Florida could block teenagers from getting abortions unless their parents agree, under a bill that began moving forward Tuesday in the Republican-dominated House. 

A controversial abortion measure known as the “fetal heartbeat bill” has been filed in the Florida Senate, mirroring a bill filed last month in the House. 

Update 2/26/19: Two Republican state lawmakers wants to ban abortions in Florida once a heartbeat is detected.

Rep. Mike Hill (R-Pensacola), first filed the bill making it a third-degree felony for any physician who violates the proposed law. 

On Feb. 7, Republican Sen. Dennis Baxley (R-Lady Lake)  filed a companion measure in the Senate.

“It’s time for us to face our history of the last 46 years and the 60 million faces of our offspring that we have extinguished. The heartbeat has always been the clear signal of the presence of life, and that life must be protected," Baxley said in a written statement sent from his office.

He noted a similar proposal was passed in Ohio last year but was vetoed by that state's governor. 

“I think we have a great opportunity this year," Baxley said. “Our new Governor, Ron DeSantis has expressed support for meaningful pro-life legislation, so I don’t think we’ll run in to the same issues that Ohio did.”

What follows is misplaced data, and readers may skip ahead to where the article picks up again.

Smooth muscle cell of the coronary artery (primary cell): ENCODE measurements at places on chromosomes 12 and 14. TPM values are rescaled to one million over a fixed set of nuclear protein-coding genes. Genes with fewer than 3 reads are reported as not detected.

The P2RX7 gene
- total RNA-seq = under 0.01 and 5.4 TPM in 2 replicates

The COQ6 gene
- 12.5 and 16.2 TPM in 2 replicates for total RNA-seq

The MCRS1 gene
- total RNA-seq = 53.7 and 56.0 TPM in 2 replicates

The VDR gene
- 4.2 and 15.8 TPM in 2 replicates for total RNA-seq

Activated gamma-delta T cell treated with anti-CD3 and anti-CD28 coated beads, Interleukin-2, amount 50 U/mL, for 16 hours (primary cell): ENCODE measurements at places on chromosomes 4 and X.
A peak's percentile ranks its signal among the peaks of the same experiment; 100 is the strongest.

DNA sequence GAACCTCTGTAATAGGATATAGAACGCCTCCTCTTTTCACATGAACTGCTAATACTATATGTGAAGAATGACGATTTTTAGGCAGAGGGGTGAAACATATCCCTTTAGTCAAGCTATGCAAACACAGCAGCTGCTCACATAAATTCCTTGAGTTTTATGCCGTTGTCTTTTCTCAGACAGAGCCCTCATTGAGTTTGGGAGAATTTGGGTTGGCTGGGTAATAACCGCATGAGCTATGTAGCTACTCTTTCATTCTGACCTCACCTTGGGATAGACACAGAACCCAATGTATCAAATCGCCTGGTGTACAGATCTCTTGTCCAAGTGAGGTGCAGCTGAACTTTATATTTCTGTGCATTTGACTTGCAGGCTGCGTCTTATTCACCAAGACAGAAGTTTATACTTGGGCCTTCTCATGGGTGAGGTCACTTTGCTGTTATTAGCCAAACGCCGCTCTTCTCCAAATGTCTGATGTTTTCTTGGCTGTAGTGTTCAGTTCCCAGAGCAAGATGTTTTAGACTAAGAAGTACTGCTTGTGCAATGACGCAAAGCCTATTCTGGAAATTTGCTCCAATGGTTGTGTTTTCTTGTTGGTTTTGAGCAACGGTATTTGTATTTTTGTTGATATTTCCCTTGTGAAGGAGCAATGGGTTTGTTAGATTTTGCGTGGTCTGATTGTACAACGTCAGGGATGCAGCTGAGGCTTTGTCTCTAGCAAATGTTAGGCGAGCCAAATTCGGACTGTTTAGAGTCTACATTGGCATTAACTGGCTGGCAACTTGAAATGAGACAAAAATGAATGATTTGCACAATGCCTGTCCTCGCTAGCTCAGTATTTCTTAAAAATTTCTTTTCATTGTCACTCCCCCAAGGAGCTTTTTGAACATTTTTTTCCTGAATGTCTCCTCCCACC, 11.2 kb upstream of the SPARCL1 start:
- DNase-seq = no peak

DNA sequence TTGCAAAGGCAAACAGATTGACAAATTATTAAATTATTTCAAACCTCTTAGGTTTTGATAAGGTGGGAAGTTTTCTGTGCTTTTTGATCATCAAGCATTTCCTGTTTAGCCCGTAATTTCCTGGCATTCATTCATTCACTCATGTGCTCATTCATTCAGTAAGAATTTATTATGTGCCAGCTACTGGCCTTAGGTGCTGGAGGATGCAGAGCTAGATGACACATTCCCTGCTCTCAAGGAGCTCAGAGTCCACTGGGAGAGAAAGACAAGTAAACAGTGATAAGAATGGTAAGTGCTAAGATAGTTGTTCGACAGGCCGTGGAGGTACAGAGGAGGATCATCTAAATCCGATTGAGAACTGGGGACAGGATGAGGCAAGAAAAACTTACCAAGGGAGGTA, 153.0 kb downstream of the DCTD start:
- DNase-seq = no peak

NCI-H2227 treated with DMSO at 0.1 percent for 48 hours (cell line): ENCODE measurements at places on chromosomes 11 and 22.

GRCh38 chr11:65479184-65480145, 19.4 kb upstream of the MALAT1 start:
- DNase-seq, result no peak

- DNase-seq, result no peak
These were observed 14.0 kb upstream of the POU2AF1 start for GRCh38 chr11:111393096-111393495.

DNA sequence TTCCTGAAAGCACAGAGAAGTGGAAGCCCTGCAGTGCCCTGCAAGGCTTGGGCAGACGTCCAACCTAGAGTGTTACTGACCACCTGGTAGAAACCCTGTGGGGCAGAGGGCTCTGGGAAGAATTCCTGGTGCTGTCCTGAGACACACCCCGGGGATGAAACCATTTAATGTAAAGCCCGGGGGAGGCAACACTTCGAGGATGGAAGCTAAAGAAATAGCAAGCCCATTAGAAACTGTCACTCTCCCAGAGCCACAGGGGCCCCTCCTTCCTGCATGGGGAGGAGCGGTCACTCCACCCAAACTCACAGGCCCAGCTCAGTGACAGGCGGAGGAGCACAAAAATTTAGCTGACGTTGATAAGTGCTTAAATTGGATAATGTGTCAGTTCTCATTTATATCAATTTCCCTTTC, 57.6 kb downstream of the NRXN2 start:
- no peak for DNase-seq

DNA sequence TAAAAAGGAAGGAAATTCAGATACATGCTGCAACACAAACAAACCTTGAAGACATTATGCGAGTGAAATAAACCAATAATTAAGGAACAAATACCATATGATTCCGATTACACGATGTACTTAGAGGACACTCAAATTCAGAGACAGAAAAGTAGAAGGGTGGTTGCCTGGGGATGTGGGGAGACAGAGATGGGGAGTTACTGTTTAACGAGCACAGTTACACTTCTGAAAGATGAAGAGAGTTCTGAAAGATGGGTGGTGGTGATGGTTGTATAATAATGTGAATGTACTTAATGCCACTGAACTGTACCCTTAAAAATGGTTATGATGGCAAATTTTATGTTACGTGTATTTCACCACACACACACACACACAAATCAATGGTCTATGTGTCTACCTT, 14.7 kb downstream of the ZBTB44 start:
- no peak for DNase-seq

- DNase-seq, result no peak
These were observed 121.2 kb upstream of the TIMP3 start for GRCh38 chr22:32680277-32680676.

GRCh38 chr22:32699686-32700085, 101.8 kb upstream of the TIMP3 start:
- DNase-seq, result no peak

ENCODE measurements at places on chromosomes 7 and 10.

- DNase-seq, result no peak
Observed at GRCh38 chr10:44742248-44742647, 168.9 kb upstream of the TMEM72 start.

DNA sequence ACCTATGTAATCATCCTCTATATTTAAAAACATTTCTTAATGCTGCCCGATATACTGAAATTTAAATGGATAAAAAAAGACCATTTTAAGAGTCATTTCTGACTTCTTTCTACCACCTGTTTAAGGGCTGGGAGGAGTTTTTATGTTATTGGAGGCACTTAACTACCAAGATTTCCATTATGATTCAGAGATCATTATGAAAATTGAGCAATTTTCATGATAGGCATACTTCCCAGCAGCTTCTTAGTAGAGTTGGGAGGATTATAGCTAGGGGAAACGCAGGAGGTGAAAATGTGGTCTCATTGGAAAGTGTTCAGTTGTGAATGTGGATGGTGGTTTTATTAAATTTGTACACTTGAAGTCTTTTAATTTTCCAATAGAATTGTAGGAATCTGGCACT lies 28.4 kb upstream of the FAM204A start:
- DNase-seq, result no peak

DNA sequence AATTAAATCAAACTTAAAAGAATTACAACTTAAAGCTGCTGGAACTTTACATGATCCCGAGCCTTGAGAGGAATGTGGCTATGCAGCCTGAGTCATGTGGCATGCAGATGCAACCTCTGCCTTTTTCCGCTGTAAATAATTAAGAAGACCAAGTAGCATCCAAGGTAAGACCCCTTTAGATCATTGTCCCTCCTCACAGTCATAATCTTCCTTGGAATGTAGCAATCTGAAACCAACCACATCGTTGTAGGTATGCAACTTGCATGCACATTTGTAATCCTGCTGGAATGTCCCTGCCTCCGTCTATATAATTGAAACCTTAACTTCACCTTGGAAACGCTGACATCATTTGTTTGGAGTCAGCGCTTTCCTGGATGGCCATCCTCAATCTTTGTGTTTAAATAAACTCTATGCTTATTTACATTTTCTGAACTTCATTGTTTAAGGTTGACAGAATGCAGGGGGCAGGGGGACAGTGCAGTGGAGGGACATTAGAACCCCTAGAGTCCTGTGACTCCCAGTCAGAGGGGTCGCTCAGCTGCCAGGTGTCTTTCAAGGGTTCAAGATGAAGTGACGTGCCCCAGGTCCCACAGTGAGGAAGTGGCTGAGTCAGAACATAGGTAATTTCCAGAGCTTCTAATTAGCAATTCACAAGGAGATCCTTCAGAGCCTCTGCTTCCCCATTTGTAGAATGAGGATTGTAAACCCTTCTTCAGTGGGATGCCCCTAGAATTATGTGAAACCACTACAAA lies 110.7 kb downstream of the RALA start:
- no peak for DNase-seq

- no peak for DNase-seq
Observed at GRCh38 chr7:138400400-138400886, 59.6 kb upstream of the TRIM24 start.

Hearing Set On Abortion Waiting Period

Jan 18, 2019

A state appeals court will hear arguments in March about the constitutionality of a 2015 law that would require women to wait 24 hours before having abortions.

A House Republican filed a proposal Thursday that would block physicians from performing abortions if fetal heartbeats have been detected.

Updated at 9:35 a.m. ET

A federal judge in Mississippi has permanently blocked one of the most restrictive abortion laws in the country — a ban on the procedure after 15 weeks of gestation.

The end of the fight over Brett Kavanaugh's Supreme Court nomination sets up a new battleground over abortion rights, and activists on both sides of the issue are gearing up for what's likely to be a series of contentious battles from the high court to state legislatures.

Planned Parenthood is unveiling a new strategy designed to prepare for the possibility of a nation without the federal protections for abortion rights outlined in the 1973 Roe v. Wade decision.

Brett Kavanaugh is a Supreme Court justice. That much is certain after senators narrowly approved his controversial nomination Saturday, putting an end to his bitter confirmation battle with a slim vote in his favor.